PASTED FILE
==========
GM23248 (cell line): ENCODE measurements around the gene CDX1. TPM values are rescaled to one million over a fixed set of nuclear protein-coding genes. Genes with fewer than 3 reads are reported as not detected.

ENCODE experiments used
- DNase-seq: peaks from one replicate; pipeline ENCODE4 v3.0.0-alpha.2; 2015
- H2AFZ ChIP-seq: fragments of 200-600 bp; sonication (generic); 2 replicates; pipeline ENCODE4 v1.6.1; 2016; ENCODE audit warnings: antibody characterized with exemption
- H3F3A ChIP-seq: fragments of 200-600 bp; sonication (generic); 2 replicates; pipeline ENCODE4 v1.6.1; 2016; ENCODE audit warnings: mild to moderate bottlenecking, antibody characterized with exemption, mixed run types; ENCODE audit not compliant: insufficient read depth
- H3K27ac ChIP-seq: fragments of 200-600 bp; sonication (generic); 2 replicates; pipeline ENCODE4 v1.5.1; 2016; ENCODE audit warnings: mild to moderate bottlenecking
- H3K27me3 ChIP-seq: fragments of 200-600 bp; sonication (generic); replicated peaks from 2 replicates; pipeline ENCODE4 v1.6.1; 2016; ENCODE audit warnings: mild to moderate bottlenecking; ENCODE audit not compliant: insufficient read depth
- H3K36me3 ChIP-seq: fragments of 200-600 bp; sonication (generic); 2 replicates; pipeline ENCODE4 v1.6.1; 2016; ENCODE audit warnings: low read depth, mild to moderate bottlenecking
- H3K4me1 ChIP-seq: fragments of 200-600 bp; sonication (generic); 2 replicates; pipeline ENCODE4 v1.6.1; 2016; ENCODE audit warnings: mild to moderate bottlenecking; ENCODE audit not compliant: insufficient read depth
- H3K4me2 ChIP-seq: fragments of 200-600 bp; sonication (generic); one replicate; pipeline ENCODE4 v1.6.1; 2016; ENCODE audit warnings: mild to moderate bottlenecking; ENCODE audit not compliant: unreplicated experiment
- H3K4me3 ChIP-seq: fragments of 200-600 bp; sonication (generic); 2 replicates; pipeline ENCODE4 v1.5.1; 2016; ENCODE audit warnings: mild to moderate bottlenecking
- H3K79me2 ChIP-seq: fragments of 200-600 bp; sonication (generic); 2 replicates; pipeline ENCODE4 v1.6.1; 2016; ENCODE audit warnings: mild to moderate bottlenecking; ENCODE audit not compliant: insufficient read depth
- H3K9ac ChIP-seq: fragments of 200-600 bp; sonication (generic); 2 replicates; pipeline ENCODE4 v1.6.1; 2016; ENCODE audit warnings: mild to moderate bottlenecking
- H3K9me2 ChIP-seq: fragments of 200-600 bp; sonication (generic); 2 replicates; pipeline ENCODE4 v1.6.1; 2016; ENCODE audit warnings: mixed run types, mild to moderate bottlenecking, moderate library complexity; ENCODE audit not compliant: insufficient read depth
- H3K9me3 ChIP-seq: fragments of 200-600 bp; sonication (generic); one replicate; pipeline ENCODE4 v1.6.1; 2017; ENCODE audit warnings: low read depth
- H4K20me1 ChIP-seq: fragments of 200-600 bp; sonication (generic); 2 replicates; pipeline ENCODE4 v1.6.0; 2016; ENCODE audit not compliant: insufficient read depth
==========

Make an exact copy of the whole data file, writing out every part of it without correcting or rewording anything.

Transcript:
GM23248 (cell line): ENCODE measurements around the gene CDX1. TPM values are rescaled to one million over a fixed set of nuclear protein-coding genes. Genes with fewer than 3 reads are reported as not detected.

ENCODE experiments used
- DNase-seq: peaks from one replicate; pipeline ENCODE4 v3.0.0-alpha.2; 2015
- H2AFZ ChIP-seq: fragments of 200-600 bp; sonication (generic); 2 replicates; pipeline ENCODE4 v1.6.1; 2016; ENCODE audit warnings: antibody characterized with exemption
- H3F3A ChIP-seq: fragments of 200-600 bp; sonication (generic); 2 replicates; pipeline ENCODE4 v1.6.1; 2016; ENCODE audit warnings: mild to moderate bottlenecking, antibody characterized with exemption, mixed run types; ENCODE audit not compliant: insufficient read depth
- H3K27ac ChIP-seq: fragments of 200-600 bp; sonication (generic); 2 replicates; pipeline ENCODE4 v1.5.1; 2016; ENCODE audit warnings: mild to moderate bottlenecking
- H3K27me3 ChIP-seq: fragments of 200-600 bp; sonication (generic); replicated peaks from 2 replicates; pipeline ENCODE4 v1.6.1; 2016; ENCODE audit warnings: mild to moderate bottlenecking; ENCODE audit not compliant: insufficient read depth
- H3K36me3 ChIP-seq: fragments of 200-600 bp; sonication (generic); 2 replicates; pipeline ENCODE4 v1.6.1; 2016; ENCODE audit warnings: low read depth, mild to moderate bottlenecking
- H3K4me1 ChIP-seq: fragments of 200-600 bp; sonication (generic); 2 replicates; pipeline ENCODE4 v1.6.1; 2016; ENCODE audit warnings: mild to moderate bottlenecking; ENCODE audit not compliant: insufficient read depth
- H3K4me2 ChIP-seq: fragments of 200-600 bp; sonication (generic); one replicate; pipeline ENCODE4 v1.6.1; 2016; ENCODE audit warnings: mild to moderate bottlenecking; ENCODE audit not compliant: unreplicated experiment
- H3K4me3 ChIP-seq: fragments of 200-600 bp; sonication (generic); 2 replicates; pipeline ENCODE4 v1.5.1; 2016; ENCODE audit warnings: mild to moderate bottlenecking
- H3K79me2 ChIP-seq: fragments of 200-600 bp; sonication (generic); 2 replicates; pipeline ENCODE4 v1.6.1; 2016; ENCODE audit warnings: mild to moderate bottlenecking; ENCODE audit not compliant: insufficient read depth
- H3K9ac ChIP-seq: fragments of 200-600 bp; sonication (generic); 2 replicates; pipeline ENCODE4 v1.6.1; 2016; ENCODE audit warnings: mild to moderate bottlenecking
- H3K9me2 ChIP-seq: fragments of 200-600 bp; sonication (generic); 2 replicates; pipeline ENCODE4 v1.6.1; 2016; ENCODE audit warnings: mixed run types, mild to moderate bottlenecking, moderate library complexity; ENCODE audit not compliant: insufficient read depth
- H3K9me3 ChIP-seq: fragments of 200-600 bp; sonication (generic); one replicate; pipeline ENCODE4 v1.6.1; 2017; ENCODE audit warnings: low read depth
- H4K20me1 ChIP-seq: fragments of 200-600 bp; sonication (generic); 2 replicates; pipeline ENCODE4 v1.6.0; 2016; ENCODE audit not compliant: insufficient read depth